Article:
Due to the current housing crisis and the lack of social housing, many lone parents are in receipt of rent supplement. Under the conditions of rent allowance a recipient cannot work more than 30 hours per week, so we are moving up the scale. If they do, they lose their rent supplement, so parents are left with a choice between working full time and keeping their home.

While there are child care education and training support programmes available for parents who are studying a FETAC level 5 course to help towards the cost of further education, there is no such funding for parents who want to go to degree level. This is limiting their education choices, which in turn limits their ability to gain full-time well paid employment.

I will end by mentioning a lone parent involved in Doras Buí who asked me to share her story with the House. Her name is Leanne and she is a single mother of one. She says:

The new changes in the One Parent Family Payment will really affect me in a bad way. My son turns 7 years old on the 14th of July, so this will affect me immediately. My son has been diagnosed with ADHD and Oppositional Defiant Disorder and takes daily medication. I attend monthly and sometimes weekly appointments in the Mater CAMHS hospital. I am currently working part time and I face a drop of 70/80 euro a week, basically between 280/320 a month. This is a huge stress on a lone parent like me, trying to better myself for my son by getting out and working part time and this strain is unbelievable. I attend counselling over these stresses. I cannot work full time as I don’t have a minder for my child and with these changes I won’t be able to afford one any time soon.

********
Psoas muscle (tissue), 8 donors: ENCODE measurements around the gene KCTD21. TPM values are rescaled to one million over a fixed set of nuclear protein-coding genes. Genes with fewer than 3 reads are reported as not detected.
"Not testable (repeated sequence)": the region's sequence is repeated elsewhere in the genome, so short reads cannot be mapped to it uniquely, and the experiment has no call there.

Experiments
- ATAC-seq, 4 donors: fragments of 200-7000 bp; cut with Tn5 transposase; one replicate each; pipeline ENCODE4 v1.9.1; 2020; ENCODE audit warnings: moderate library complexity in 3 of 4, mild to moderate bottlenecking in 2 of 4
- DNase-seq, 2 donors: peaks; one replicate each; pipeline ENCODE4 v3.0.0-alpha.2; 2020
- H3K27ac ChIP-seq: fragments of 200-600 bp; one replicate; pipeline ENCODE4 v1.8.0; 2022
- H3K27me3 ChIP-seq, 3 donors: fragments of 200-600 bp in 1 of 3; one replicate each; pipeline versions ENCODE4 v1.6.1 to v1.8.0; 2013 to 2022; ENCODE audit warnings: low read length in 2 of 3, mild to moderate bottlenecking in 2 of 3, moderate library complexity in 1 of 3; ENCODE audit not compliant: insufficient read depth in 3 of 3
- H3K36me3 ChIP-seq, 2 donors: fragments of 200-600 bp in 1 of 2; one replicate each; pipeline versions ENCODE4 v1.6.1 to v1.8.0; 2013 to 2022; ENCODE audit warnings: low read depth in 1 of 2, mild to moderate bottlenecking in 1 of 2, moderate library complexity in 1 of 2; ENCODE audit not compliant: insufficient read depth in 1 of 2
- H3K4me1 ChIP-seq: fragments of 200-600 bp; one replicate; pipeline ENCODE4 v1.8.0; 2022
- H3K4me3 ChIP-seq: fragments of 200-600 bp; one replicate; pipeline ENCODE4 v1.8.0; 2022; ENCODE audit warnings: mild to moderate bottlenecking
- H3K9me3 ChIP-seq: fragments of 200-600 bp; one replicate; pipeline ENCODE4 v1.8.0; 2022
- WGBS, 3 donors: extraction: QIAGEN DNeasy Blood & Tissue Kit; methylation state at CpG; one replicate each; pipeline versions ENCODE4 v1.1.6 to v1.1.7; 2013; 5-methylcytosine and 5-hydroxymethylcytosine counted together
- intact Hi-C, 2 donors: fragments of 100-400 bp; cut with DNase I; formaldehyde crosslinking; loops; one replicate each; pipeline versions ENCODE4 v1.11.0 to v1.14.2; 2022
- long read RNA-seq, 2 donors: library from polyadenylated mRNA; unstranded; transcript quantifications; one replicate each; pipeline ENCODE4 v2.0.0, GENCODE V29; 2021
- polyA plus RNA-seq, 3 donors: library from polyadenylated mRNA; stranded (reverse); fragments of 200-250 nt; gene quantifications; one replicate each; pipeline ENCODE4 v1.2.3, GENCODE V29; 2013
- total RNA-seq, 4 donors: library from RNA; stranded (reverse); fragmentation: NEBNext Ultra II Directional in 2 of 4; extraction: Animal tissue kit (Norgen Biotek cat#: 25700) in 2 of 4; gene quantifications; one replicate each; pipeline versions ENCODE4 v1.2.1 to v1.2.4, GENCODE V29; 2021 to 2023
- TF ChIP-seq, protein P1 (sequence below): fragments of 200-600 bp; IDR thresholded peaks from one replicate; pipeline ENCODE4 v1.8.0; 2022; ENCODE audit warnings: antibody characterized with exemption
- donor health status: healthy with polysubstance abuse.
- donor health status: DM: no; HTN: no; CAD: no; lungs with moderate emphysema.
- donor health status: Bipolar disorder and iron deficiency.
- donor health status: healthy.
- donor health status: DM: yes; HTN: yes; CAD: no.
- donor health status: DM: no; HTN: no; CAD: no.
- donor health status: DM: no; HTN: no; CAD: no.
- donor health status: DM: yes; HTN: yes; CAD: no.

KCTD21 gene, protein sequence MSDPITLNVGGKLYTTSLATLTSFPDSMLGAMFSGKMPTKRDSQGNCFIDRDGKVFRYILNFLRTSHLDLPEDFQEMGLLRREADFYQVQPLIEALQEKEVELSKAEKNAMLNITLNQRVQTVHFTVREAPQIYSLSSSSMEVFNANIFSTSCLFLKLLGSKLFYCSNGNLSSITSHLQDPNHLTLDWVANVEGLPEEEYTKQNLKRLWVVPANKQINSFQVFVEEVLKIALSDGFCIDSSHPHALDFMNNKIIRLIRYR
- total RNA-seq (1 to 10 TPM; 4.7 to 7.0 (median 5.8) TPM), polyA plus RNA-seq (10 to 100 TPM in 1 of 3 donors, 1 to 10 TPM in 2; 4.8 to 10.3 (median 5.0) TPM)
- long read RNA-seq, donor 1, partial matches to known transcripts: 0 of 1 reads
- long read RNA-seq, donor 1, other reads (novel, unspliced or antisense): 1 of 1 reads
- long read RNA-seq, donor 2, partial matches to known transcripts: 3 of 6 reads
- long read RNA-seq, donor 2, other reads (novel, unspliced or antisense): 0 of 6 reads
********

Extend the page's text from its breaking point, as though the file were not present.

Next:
This really illustrates how a number of factors that I have tried to demonstrate come together and compound this downward spiral at a time when we should be supporting and lifting up lone parents and giving them the opportunities we say we wish to give them. I cannot see the evidence of investment in child care and after-school care. There has been investment, but there are no guidelines, no clear structures and no regulations, so the reality is that when people try to access services, be they housing or employment, all these obstacles are in the way. We really need to tackle this issue to lift lone parents and their children out of poverty.